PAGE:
The stunning view of the main hall and valley at Gyeseungsa Temple in Goseong.
Hello Again Everyone!!
Gyeseungsa Temple in Goseong was a temple I didn’t really know that much about. I had read a couple of reviews on it, and I thought I would chance it and see what the temple had to offer. I was pleasantly surprised when I arrived at the temple.
You arrive at Gyeseungsa Temple up probably one of the longest and most treacherous roads I’ve been on in a car. You finally arrive at the temple, which has an amazingly beautiful view of the valley down below. Facing the temple, you’ll be greeted by a bell pavilion which also acts as the entrance to the temple.
Immediately, you’ll be greeted by the large sized main hall which entirely conceals a multi-tiered surprise behind it. But more on that later. To the immediate left of the main hall are the monks’ living quarters, visitors centre, and the kitchen. As for the exterior of the main hall, it’s adorned with simplistic paintings of both the Palsang-do murals and the Shimu-do (Ox-Herding) murals. The latter is on top, while the former is on the bottom. As for the interior of the main hall, there’s a massive guardian painting as you enter the hall. As for the main altar, Birojana-bul (The Buddha of Cosmic Energy) sits in the centre with Seokgamoni-bul (The Historical Buddha) to his right. The only other thing inside the main hall, besides floral paintings and a couple paintings of a white-clad Gwanseeum-bosal (The Bodhisattva of Compassion), is a shrine of pictures dedicated to the dead. So be respectful while inside this main hall.
Stepping outside the main hall, and making your way to the rear of this structure, you’ll be greeted by an amazing sight. Up the sheer rock face of the mountain, and up a set of stairs both made out of the mountain as well as roof tiles, are a set of shrine halls. The first, up the long set of stairs, is the Gwaneeum-jeon. The exterior of this hall is adorned with another set of Shimu-do murals, which are even more finely crafted than the ones on the main hall. As for the interior, the hall is all but adorned, all but for the dancheong traditional paint scheme. However, the plainness of this interior is more than made up for by the altar. Sitting on the altar is a multi-armed and headed Gwanseeum-bosal. It’s one of the more impressive statues of this Bodhisattva that I’ve seen in quite some time.
Up another set of stairs, you’ll come to the final terrace, which houses the Geungnak-jeon. Mythical creatures, pastoral scenes of nature, deer, and crane adorn the exterior of this hall. It’s also from this vantage point that you get the most spectacular view of the temple and valley below. As for the interior of the hall, once more, it’s largely void of murals. However, sitting on the main altar are a triad of large golden statues that are quite stunning. Sitting in the centre is Amita-bul (The Buddha of the Western Paradise). He is joined by Gwanseeum-bosal and Daesaeji-bosal (The Bodhisattva of Amita-bul’s Power and Wisdom).
The final hall, which is more like a shrine, is barely noticeable to the left of the Geungnak-jeon. All but for a final flight of stairs that leads up to this shrine, you might miss it all together. This shrine is dedicated to San shin (The Mountain Spirit). The design is rather unique, even if the glass encasement of this shaman deity is a bit underwhelming.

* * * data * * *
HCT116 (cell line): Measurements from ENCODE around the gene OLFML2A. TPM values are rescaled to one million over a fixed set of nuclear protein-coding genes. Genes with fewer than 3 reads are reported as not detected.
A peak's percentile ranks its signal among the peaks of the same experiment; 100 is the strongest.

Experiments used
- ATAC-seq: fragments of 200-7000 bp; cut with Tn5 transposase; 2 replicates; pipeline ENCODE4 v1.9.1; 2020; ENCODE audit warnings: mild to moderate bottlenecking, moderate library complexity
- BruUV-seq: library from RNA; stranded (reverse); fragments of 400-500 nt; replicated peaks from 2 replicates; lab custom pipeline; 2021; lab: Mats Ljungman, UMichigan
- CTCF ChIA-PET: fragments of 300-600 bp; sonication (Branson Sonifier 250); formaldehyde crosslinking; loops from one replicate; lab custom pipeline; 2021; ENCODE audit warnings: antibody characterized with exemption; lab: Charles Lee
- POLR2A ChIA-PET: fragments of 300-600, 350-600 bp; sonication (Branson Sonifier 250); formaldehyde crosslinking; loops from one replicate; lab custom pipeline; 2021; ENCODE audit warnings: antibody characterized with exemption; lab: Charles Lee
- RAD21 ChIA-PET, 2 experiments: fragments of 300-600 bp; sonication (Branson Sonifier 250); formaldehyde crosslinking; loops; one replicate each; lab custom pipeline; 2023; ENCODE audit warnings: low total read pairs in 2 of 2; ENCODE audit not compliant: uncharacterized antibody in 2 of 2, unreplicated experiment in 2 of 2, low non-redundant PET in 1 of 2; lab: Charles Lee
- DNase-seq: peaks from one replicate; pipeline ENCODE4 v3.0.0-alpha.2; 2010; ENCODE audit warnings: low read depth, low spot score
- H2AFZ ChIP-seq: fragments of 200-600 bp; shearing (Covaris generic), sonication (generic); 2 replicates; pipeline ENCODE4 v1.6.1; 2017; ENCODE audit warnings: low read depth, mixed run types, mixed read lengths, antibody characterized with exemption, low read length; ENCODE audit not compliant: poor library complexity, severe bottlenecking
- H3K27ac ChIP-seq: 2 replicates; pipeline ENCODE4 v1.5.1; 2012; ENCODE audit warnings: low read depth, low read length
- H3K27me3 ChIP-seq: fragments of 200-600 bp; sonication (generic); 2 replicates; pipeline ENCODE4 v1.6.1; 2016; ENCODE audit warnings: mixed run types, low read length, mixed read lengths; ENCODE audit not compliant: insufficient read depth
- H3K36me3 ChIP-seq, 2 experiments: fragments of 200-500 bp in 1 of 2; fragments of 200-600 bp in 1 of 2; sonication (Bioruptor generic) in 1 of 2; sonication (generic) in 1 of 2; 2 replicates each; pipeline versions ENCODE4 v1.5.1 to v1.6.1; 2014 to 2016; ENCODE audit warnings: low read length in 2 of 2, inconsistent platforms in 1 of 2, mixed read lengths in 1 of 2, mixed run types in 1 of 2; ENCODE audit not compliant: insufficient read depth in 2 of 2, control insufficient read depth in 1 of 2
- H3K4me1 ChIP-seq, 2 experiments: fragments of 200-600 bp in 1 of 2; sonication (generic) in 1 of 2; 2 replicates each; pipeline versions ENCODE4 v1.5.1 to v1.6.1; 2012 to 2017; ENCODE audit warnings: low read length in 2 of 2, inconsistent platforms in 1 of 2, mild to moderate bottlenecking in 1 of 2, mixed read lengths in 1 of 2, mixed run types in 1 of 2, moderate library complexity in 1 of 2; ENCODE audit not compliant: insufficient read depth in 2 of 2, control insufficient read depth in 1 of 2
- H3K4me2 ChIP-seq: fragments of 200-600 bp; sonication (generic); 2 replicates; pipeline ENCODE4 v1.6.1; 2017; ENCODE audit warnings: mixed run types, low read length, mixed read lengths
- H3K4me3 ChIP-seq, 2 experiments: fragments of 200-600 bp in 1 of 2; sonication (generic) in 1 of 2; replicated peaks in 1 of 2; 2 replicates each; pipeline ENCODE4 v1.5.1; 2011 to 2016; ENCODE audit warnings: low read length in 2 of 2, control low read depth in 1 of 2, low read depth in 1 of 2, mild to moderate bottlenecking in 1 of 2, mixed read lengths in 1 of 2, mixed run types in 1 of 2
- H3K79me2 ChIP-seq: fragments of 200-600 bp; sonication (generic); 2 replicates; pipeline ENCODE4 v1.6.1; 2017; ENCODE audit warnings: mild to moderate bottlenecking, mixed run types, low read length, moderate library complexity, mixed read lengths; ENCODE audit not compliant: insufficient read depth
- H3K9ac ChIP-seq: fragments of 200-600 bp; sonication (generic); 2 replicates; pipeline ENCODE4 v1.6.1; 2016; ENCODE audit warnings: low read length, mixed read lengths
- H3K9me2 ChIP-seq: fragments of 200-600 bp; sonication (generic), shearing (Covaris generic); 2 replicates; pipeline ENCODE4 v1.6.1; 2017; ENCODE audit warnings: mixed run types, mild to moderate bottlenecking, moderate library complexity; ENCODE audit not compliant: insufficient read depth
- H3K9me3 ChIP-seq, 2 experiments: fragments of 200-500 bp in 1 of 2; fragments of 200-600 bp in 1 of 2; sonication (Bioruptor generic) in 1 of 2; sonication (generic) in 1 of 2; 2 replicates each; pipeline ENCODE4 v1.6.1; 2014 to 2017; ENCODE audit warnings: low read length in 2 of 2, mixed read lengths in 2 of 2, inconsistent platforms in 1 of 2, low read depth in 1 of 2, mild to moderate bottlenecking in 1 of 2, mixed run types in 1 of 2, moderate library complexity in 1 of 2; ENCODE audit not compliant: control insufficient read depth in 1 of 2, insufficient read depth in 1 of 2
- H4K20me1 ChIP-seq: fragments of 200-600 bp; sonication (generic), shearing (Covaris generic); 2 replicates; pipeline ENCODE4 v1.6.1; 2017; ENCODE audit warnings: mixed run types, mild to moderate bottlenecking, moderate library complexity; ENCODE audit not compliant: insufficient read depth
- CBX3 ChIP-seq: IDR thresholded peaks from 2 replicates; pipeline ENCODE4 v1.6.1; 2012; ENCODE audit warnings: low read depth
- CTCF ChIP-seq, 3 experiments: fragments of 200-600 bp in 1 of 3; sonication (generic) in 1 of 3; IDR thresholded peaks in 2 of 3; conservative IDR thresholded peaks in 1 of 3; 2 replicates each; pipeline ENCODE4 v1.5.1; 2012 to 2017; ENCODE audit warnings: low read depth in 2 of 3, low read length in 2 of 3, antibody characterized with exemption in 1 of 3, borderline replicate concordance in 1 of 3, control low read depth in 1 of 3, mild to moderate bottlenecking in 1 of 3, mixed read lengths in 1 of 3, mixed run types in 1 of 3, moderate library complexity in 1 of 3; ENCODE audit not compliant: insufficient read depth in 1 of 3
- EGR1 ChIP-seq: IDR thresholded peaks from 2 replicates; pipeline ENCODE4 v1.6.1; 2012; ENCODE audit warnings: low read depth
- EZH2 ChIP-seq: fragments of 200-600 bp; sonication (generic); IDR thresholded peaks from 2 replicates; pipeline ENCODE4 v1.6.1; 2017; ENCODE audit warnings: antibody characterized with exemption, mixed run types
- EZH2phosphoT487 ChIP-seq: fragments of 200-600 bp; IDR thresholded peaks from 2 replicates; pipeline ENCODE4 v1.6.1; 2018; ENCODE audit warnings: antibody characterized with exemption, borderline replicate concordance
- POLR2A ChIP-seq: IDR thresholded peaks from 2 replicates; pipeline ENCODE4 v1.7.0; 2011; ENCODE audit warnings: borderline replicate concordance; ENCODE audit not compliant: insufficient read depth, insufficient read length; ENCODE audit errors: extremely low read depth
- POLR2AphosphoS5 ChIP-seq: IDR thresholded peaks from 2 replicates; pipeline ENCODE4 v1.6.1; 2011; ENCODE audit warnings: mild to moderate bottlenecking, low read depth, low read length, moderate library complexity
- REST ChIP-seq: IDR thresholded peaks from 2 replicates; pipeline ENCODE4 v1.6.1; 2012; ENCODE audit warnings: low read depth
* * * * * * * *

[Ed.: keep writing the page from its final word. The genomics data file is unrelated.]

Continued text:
HOW TO GET THERE: First, you’ll have to get to the Goseong Bus Terminal, which is called the Goseong Yeogaek. From here, you’ll have to find a town bus, which is typically smaller than local buses, that goes to Daebeob-ri (대법리). The buses leave four times a day from Goseong, and it takes about 30 minutes to get to Daebeob-ri from Goseong. You’ll have to get off at the Daebeob-ri stop and walk the remaining 30 minutes to Gyeseungsa Temple. It’s a bit of a hike, and you might be able to catch a taxi from here, but don’t count on it.
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OVERALL RATING: 6.5/10. The highlight to this temple are the views of the valley below both from the entrance gate, and especially from the Geungnak-jeon. But a close second is the sheer size of the main hall and the guardian mural that rests inside of this hall. In addition, the uniqueness of the terraced halls behind the main hall, as well as the amazingly graceful statue of Gwanseeum-bosal, make Gyeseungsa Temple a must see if you’re in the Goseong area.
The beautiful view of the valley below from in front of the main entrance gate at Gyeseungsa Temple.
Looking up at the main hall through the entrance gate.
The bell pavilion/entrance gate that welcomes you to the temple.
A look inside the beautiful bell pavilion.
The large main hall at Gyeseungsa Temple.
The murals that adorn the exterior walls of the main hall. On top is just one mural from the Palsang-do set. And on the bottom is a mural from the Shimu-do set.
The large guardian painting that welcomes you as you step into the main hall.
The triad of statues that sit on the main altar inside the main hall. In the centre is Birojana-bul (The Buddha of Cosmic Energy).
The stone and tile stairway that leads up to the terraced shrine halls.
The first of the terraced shrine halls is the Gwaneeum-jeon Hall.
One of the Ox-Herding murals that adorns the exterior walls of the Gwaneeum-jeon.
The multi-armed and headed Gwanseeum-bosal (The Bodhisattva of Compassion) that sits on the main altar inside the Gwaneeum-jeon.
A look up at the Geungnak-jeon Hall.
A look inside the Geungnak-jeon Hall with Amita-bul (The Buddha of the Western Paradise) in the centre. He’s flanked by Gwanseeum-bosal and Daesaeji-bosal.
The view between the Geungnak-jeon Hall and the shrine dedicated to San shin (The Mountain Spirit).
And a look at San shin. I always hate when they put a glass frame over the painting because I always get a reflection.
And one last look up at the colourful main hall before I was onto another temple.